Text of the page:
For each experiment, control and hVps34-knockdown (KD) cell lines were harvested in order to verify the decrease in hVps34 expression. Briefly, equal amounts of protein were subjected to SDS-PAGE and immunoblot analysis using a polyclonal antibody against hVps34 (Zymed Laboratories), followed by horseradish peroxidase (HRP)-conjugated goat anti-rabbit IgG and enhanced chemiluminescent (ECL) detection reagent (Amersham-Pharmacia Biotech) (Wilson et al., 1996). Antibodies against unrelated proteins such as lamin B2 (Zymed Laboratories), lactate dehydrogenase (LDH) (Sigma) and calreticulin (Stressgen) were used to check for nonspecific effects of the siRNA. Immunoblot signals were quantified using a Kodak 440CF Image Station.
Characterization of vacuoles by immunofluorescence microscopy
Phase contrast images of control and hVps34 KD cells were obtained using an Olympus IX70 inverted microscope equipped with a digital camera, using SPOT imaging software (Diagnostic Instruments). For immunofluorescence studies, cells were seeded on laminin-coated glass coverslips in 35 mm dishes at 100,000 cells per dish. 24 hours later, cells were washed with PBS, fixed with ice-cold methanol for 10 minutes, and blocked with 10% goat serum in PBS for 30 minutes. The following primary antibodies were applied for 1 hour in PBS with 10% goat serum: anti-LAMP1 (University of Iowa Developmental Studies Hybridoma Bank), anti-LGP85 (gift from Y. Tanaka, Kyushu University, Fukuoka, Japan), anti-M6PR and anti-calreticulin (Affinity Bioreagents), anti-GM130 (BD Biosciences), and anti-LBPA (gift from T. Kobayashi, RIKEN Frontier Research System, Saitama, Japan). Cells were washed three times with 10% goat serum in PBS, then incubated for 1 hour with Alexa Fluor 568 goat anti-mouse (1:800; Molecular Probes) or Alexa Fluor 488 goat anti-rabbit IgG (1:500; Molecular Probes) in PBS with 10% goat serum. After washing three times with PBS, the coverslips containing the cells were mounted with DAKO fluorescent mounting medium and photomicrographs were taken with a Nikon Eclipse 800 fluorescence microscope equipped with a Sensys digital camera and ImagePro software (Media Cybernetics).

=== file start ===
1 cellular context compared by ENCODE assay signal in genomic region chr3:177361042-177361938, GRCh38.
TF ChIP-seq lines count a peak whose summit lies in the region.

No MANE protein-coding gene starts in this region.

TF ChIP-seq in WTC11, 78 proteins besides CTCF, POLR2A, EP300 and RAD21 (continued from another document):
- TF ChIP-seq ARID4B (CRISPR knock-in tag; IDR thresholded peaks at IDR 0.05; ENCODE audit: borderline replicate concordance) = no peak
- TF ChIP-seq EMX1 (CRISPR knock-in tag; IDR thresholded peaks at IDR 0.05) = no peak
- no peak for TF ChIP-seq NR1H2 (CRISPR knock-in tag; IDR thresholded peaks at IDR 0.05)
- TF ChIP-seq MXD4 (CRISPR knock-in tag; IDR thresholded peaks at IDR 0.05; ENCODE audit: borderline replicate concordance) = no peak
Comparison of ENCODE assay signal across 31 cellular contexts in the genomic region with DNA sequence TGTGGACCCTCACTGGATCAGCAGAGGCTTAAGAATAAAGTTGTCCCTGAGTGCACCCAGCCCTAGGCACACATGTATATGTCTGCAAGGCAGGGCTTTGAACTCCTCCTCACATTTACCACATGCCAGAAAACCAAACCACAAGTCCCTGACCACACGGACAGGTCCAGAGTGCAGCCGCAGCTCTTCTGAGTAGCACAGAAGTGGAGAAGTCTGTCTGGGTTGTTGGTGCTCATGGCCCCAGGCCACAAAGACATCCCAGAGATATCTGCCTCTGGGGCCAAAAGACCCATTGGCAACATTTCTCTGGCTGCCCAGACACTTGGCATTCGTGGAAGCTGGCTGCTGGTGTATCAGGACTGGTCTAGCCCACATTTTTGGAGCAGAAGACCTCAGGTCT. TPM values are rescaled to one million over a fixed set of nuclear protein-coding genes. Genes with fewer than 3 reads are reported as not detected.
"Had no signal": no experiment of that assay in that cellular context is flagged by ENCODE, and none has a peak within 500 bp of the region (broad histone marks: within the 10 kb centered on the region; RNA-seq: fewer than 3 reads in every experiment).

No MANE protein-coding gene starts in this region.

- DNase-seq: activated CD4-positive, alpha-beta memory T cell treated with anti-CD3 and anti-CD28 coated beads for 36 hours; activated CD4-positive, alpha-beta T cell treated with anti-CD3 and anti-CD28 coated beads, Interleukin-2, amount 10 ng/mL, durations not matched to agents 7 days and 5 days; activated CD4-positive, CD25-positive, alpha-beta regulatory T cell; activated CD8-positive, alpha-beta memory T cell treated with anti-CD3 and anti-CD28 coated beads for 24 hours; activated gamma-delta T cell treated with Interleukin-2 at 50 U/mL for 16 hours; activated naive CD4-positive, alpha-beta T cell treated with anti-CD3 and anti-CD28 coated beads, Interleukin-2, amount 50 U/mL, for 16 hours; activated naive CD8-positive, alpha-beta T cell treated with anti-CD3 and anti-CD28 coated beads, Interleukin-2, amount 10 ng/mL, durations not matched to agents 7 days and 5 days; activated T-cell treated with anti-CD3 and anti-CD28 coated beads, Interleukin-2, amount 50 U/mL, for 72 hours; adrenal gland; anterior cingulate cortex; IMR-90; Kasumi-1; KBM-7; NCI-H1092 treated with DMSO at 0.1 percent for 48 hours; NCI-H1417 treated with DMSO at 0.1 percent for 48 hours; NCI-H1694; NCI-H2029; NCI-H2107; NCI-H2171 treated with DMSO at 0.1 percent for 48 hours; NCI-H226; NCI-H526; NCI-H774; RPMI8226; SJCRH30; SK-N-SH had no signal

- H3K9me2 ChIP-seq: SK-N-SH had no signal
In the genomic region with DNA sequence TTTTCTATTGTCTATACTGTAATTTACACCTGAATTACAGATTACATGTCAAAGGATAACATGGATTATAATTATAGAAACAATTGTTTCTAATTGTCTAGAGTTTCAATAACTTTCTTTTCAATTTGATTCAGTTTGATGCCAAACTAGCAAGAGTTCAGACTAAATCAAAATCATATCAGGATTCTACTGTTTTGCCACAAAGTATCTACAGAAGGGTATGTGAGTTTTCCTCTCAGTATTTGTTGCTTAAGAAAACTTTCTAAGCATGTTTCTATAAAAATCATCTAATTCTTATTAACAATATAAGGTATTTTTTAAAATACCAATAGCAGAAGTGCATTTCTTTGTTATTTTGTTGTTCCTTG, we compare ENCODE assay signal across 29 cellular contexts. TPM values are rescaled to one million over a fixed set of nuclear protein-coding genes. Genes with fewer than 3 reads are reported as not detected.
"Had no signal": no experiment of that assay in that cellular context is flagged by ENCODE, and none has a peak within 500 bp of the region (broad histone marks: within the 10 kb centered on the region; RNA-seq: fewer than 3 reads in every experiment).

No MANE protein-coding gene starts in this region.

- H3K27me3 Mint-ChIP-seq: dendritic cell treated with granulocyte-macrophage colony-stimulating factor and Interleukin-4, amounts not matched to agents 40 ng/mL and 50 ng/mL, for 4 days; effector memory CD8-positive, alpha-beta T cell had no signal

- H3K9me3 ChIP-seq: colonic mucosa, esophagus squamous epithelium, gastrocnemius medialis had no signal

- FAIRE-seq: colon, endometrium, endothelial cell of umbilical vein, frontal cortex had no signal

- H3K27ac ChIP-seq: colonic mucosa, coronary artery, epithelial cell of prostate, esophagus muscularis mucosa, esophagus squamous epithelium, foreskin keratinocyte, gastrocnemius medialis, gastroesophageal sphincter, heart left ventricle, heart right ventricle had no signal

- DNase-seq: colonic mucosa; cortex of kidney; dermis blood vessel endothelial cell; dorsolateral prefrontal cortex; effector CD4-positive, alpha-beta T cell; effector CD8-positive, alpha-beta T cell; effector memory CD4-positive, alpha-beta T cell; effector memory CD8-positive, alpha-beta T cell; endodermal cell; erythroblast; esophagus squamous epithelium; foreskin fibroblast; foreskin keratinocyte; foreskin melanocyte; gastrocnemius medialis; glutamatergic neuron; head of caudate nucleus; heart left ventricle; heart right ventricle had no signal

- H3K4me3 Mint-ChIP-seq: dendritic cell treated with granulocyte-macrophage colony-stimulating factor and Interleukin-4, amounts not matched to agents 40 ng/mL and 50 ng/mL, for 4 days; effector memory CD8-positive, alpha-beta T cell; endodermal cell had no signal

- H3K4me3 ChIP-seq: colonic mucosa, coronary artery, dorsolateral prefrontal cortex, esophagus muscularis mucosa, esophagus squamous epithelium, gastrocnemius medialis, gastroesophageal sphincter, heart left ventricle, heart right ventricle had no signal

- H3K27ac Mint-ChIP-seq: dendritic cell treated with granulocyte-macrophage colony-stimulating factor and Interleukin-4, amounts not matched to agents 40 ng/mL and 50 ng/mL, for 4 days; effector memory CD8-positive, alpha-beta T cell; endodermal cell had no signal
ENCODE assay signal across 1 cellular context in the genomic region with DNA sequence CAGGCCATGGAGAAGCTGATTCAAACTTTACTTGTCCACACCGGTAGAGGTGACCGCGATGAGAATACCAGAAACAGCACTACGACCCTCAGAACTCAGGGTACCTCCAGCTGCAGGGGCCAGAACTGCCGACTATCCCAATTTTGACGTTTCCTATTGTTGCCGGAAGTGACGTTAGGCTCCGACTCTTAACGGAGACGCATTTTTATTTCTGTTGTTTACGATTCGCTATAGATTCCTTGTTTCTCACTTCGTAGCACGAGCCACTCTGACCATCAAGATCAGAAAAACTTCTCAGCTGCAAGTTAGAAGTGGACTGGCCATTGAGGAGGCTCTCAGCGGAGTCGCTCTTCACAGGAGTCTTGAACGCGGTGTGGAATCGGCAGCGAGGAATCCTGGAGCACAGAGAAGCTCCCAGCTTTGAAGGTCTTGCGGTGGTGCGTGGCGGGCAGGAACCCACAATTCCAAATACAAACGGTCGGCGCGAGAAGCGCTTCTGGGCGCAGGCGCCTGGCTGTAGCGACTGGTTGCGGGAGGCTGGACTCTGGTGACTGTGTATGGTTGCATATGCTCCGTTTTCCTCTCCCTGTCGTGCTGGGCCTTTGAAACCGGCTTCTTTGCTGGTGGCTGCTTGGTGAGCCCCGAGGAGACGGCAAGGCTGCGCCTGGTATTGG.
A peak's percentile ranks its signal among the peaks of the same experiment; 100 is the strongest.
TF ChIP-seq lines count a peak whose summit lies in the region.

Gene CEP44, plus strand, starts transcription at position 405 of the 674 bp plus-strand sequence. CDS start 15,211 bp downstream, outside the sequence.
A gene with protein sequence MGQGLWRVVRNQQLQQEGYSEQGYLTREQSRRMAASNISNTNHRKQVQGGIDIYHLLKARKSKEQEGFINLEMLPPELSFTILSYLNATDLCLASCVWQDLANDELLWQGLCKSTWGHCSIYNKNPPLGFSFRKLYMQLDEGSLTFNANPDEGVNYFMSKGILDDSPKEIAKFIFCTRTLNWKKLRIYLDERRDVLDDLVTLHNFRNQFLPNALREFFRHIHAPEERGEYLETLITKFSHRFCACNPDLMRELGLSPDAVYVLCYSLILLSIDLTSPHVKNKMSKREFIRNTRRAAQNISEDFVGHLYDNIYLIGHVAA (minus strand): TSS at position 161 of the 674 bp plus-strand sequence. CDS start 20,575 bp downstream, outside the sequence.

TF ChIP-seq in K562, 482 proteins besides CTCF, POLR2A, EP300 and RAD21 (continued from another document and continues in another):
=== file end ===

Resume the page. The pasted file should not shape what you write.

To visualize acidic intracellular compartments, cells were incubated with Acridine Orange (2.5 μg/ml; Molecular Probes) in serum-free, Phenol Red-free DMEM for 30 minutes at 37°C. Cells were then washed twice and the coverslips were immediately inverted onto a drop of serum-free DMEM containing 20% glycerol and examined by fluorescence microscopy.
To highlight the endosomal and lysosomal compartments, cells were incubated with a fluid-phase tracer, Texas Red-dextran (10,000 Mr, 500 μg/ml; Molecular Probes) in Phenol Red-free DMEM with 10% FBS for 16 hours at 37°C. Following incubation for 2 hours in dextran-free DMEM, cells were washed with PBS, fixed with ice-cold methanol, and stained with anti-LAMP1 followed by FITC-conjugated goat anti-mouse IgG (Sigma).
For transmission electron microscopy (EM), cell pellets fixed with 3% glutaraldehyde for 1 hour were washed three times for 10 minutes with 0.2 M sodium cacodylate, post-fixed for 2 hours with 1% OsO4 followed by 1 hour with saturated uranyl acetate. Dehydration was carried out by a graded series of chilled ethanol solutions (30-100%) and a final dehydration with 100% acetone. Cells were infiltrated overnight in Spurr's resin (Electron Microscope Sciences) and ultrathin sections were obtained and collected on copper 300-mesh support grids. Sections were stained with uranyl acetate and lead citrate, and examined using a Philips CM 10 transmission electron microscope.